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HO CHI MINH - A draft law proposed by the Vietnam’s Ministry of Culture, Sports and Tourism will abolish licensing in order to boost out-of-home advertising.

Vietnam may ease regulations to boost OOH sector
Vietnam's new draft law may boost its OOH sector

The Ministry has proposed a draft law that will allow firms to advertise on outdoor platforms such as billboards, public transport, public places and electronic screens without applying for a license.

Vietnam currently has strict restrictions on its outdoor advertising sector and firms need to obtain a provincial and federal license before they are allowed to place out-of-home advertisements.

This proposal to abolish licenses is expected to boost Vietnam’s outdoor advertising market.

Statistics from the government show that outdoor advertising only accounts for about ten per cent of Vietnam’s advertising expenditure. Currently, terrestial TV and press ads account for the largest share of Vietnam’s advertising expenditure.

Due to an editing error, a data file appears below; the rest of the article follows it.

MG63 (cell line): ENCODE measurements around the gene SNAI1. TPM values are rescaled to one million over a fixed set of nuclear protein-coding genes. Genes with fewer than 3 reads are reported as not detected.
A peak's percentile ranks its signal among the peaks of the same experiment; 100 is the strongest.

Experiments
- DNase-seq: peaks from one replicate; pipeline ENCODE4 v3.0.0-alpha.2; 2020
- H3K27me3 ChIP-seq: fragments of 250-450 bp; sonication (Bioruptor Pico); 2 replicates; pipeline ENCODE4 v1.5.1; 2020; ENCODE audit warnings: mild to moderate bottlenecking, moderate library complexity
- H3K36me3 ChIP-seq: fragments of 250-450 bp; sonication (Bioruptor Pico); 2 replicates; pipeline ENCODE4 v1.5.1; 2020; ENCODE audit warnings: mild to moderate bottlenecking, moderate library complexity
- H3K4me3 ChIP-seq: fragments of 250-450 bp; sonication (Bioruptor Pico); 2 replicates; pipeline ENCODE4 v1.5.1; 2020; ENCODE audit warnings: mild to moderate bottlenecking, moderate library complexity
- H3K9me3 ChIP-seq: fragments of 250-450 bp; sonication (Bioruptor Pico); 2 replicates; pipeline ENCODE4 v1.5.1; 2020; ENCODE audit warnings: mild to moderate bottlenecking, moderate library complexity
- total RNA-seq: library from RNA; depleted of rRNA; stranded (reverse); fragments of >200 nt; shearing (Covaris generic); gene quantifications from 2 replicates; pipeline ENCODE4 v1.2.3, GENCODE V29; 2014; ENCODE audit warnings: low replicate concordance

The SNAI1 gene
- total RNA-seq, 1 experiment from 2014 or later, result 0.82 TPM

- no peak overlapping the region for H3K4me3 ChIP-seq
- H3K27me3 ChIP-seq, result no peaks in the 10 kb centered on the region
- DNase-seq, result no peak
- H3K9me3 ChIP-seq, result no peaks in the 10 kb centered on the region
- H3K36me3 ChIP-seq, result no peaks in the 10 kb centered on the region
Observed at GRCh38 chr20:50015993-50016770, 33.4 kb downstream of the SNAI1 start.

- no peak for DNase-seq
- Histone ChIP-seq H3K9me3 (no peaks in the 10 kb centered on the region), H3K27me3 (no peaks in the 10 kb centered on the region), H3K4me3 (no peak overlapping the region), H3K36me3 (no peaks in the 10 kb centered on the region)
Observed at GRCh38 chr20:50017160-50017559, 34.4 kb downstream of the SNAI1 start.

The draft law also proposes that advertising firms will be held responsible for content, although it is believed that management agencies will carry out spot-checks to eliminate content and advertising forms that violated regulations. Some controls, such as safety regulations and content are expected to remain.

Jim Goh, CEO of Briq who has been involved in the Vietnamese market for close to a decade, said that he was surprised by the draft law. “It would be utter chaos if it becomes a free for all,” he said.

While Deboo Mohanty, CEO of Vivaki in Vietnam says that the outdoor sector will definitely pick up if restrictions are relaxed. "The city has a lot of heritage that might now be obscured, but this is good news for the advertising business."


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